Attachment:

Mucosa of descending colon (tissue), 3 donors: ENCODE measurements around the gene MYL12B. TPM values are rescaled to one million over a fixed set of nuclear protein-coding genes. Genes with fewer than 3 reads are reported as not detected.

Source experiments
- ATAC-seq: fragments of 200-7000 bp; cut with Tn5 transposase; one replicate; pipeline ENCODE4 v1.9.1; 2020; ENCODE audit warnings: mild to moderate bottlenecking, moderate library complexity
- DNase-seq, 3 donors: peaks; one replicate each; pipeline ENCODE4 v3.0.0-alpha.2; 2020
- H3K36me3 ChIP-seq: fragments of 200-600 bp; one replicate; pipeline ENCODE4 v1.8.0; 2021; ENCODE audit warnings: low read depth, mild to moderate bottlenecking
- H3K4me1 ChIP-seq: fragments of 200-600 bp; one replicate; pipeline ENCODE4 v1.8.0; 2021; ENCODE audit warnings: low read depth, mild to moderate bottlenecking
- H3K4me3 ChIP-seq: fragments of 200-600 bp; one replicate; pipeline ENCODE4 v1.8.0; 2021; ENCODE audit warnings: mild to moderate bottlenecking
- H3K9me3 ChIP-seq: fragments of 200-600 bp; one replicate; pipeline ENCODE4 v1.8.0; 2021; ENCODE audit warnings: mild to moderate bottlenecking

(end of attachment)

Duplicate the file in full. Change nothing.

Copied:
Mucosa of descending colon (tissue), 3 donors: ENCODE measurements around the gene MYL12B. TPM values are rescaled to one million over a fixed set of nuclear protein-coding genes. Genes with fewer than 3 reads are reported as not detected.

Source experiments
- ATAC-seq: fragments of 200-7000 bp; cut with Tn5 transposase; one replicate; pipeline ENCODE4 v1.9.1; 2020; ENCODE audit warnings: mild to moderate bottlenecking, moderate library complexity
- DNase-seq, 3 donors: peaks; one replicate each; pipeline ENCODE4 v3.0.0-alpha.2; 2020
- H3K36me3 ChIP-seq: fragments of 200-600 bp; one replicate; pipeline ENCODE4 v1.8.0; 2021; ENCODE audit warnings: low read depth, mild to moderate bottlenecking
- H3K4me1 ChIP-seq: fragments of 200-600 bp; one replicate; pipeline ENCODE4 v1.8.0; 2021; ENCODE audit warnings: low read depth, mild to moderate bottlenecking
- H3K4me3 ChIP-seq: fragments of 200-600 bp; one replicate; pipeline ENCODE4 v1.8.0; 2021; ENCODE audit warnings: mild to moderate bottlenecking
- H3K9me3 ChIP-seq: fragments of 200-600 bp; one replicate; pipeline ENCODE4 v1.8.0; 2021; ENCODE audit warnings: mild to moderate bottlenecking